Located at the southern most part of the Baja Peninsula, this diverse landscape of mountains, valleys, and plateaus is covered with a variety of xeric vegetation. Plants and animals of this region evolved independently before joining the Baja Peninsula. A dry, arid climate supports a number fauna and species of, about ten percent which are endemic. This region supports a number of endemic birds and is listed as an Endemic Bird Area (EBA). Established as a Protected Natural Area (PNA), much of the ecoregion remains intact.
Location and General Description
This ecoregion is contained in a larger area known as the Cape Region, and constitutes the southernmost part of the Baja California peninsula. The area originated in the Miocene as an isolated portion of land prior to joining the peninsula in its present position, and thus is considered an "island" of vegetation. The region is composed of a vast complex of granitic mountains, valleys, canyons, and plateaus. The ecoregion occupies the plateaus between the coast and the lower limits of the dry forests, which begin around 250 meters (m). Precipitation is about 400 millimeters (mm) annually. Some elements of the dry forest are present in this community, but xeric elements are dominant and include Opuntia cholla, Bursera microphylla, Lysiloma divaricata, Stenocereus thuberii, Cnidoscolus angustidens, Yucca sp., and Ferocactus spp. Herbaceous elements are present and include Plantago linearis, Bouteloua hirsuta, and Commelina coelestis.
The past and present isolation of Sierra de la Laguna from the rest of the peninsula has played a major role in producing an extraordinary array of unique species. Although the ecoregion has not been studied intensively, it is widely recognized that it houses 31 of 48 of the reptile species for the Cape Region. Almost a third of the region’s recorded species of collembola and spiders (30 of 138 species) have been found in this ecoregion. In general, more than ten percent of animal and plant species found at Sierra de la Laguna are endemic. All of the ecoregion is contained within the extensive Baja California Endemic Bird Area. The isolation of this region has also contributed to the scarcity of predators, and to the poor competitive ability of some animals. Rodents and lagomorphs are virtually absent in this region, favoring certain species of animals that would otherwise be subject to competition. This is the case with Melanerpes formicivorus, for example. The Cape Region has also served as a natural refuge for species migrating from neighboring regions undergoing long-term geological change.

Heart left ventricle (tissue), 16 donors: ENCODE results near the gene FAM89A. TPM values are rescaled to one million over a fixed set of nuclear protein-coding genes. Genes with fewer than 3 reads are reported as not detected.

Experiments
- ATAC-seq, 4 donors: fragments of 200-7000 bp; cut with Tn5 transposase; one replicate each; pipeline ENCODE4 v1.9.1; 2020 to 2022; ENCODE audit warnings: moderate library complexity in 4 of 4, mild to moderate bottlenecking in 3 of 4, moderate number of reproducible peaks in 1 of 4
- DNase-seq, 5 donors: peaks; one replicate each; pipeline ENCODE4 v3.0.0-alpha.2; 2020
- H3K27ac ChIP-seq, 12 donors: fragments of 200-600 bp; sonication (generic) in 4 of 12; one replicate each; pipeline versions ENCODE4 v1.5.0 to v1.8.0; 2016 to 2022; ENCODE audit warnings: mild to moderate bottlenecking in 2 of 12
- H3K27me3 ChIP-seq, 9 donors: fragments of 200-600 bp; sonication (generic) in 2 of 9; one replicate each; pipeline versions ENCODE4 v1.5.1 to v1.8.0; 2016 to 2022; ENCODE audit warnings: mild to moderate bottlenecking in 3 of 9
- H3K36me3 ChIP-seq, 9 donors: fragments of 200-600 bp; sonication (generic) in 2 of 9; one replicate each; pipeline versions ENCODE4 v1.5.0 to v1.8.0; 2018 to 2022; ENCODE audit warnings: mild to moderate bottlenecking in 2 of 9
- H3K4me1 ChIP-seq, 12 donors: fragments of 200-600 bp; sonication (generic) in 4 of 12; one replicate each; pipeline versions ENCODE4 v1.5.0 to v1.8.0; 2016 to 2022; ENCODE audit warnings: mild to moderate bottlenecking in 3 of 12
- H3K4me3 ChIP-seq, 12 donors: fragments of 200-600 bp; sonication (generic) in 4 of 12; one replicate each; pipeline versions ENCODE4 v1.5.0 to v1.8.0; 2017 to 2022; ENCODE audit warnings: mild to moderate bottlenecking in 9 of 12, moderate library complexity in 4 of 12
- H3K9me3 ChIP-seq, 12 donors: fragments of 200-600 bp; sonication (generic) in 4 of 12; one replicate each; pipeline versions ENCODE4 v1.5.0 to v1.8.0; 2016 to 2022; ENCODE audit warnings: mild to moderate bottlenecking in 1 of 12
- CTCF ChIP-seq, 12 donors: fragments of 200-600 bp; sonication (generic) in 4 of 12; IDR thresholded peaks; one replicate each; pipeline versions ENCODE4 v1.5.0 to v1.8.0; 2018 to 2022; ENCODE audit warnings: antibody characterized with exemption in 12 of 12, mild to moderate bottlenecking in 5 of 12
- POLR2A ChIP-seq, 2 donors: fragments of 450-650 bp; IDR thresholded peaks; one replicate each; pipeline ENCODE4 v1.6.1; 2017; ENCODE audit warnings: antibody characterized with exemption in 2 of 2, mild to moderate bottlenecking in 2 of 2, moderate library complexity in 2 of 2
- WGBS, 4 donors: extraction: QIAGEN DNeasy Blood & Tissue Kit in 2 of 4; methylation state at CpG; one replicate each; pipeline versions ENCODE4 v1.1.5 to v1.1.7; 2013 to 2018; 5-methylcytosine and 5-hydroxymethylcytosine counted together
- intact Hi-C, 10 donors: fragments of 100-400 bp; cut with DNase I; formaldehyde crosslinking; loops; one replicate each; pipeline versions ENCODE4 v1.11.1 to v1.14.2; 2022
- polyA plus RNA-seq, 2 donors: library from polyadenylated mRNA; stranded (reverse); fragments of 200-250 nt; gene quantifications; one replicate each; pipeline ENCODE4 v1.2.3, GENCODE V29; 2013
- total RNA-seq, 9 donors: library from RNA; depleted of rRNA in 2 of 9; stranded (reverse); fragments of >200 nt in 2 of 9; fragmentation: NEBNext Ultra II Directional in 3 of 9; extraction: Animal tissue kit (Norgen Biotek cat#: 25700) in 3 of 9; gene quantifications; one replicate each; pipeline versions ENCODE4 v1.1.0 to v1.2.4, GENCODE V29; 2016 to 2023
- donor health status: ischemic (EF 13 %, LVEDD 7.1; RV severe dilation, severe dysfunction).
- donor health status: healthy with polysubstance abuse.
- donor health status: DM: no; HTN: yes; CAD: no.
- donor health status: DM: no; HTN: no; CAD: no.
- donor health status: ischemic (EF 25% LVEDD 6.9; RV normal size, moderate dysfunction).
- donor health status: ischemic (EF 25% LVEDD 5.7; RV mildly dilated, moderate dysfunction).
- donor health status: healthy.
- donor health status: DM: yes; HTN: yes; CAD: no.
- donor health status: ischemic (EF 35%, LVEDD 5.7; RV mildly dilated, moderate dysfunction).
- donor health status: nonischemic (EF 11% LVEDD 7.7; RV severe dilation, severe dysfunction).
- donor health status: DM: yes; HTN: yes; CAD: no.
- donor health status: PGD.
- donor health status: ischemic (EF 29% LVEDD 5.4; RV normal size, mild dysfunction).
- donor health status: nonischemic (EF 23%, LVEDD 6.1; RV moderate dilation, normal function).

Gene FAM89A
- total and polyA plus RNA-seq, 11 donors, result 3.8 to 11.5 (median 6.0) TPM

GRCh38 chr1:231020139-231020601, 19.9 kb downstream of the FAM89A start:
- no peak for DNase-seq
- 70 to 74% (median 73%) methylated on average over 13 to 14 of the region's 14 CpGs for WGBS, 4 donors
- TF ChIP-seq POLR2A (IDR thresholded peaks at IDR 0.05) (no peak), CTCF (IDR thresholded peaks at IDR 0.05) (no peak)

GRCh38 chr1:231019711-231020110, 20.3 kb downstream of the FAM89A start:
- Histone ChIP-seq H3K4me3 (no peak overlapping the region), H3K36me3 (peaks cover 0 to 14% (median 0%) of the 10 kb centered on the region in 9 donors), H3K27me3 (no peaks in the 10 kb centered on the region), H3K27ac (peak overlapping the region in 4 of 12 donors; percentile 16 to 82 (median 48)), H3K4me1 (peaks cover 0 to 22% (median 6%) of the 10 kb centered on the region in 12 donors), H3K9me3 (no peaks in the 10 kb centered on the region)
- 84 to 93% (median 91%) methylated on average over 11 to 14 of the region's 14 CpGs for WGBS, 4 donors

The Mexican state of Baja California Sur, which includes this ecoregion, contains the highest proportion of intact xeric scrub of any Mexican state. Large areas of habitat remain intact, as the topography makes this ecoregion difficult to exploit. In June 1994, the region was established as a Protected Natural Area (PNA) with pine-oak forests and subtropical dry forest as the key areas for protection. The fragile nature of this region requires legal protection over a long period, in order to prevent it from disturbances caused by human overpopulation and exploitation of forest resources for livestock.
Types and Severity of Threats
Native villagers often killed wild species (mostly predators) that are considered as threats to their domestic animals. If this continues, it could alter the natural processes maintaining biodiversity in the area. Although human disturbance in the Sierra de la Laguna has been kept to a minimum, any uncontrolled perturbation to this fragile ecosystem could create an imbalance. This would ultimately cause the disappearance of an extraordinary array of evolutionary phenomena that has produced such a unique vegetation assemblage in the middle of an enormous desert.
Justification of Ecoregion Delineation
This xeric scrub ecoregion is limited to the southern tip of the Baja Peninsula in Mexico, and is thus isolated from other similar habitats. Delineation’s for this ecoregion follow INEGI, from which we lumped the following vegetation classifications: "sarcocaulous matorral", "crasicaulous matorral", and portions of "agricultural landuse". Reference was also made to Rzedowski, and reviews and revisions to the linework were done by expert opinion at several ecoregional priority setting workshops.
Additional information on this ecoregion
- For a shorter summary of this entry, see the WWF WildWorld profile of this ecoregion.
- To see the species that live in this ecoregion, including images and threat levels, see the WWF Wildfinder description of this ecoregion.
- World Wildlife Fund Homepage
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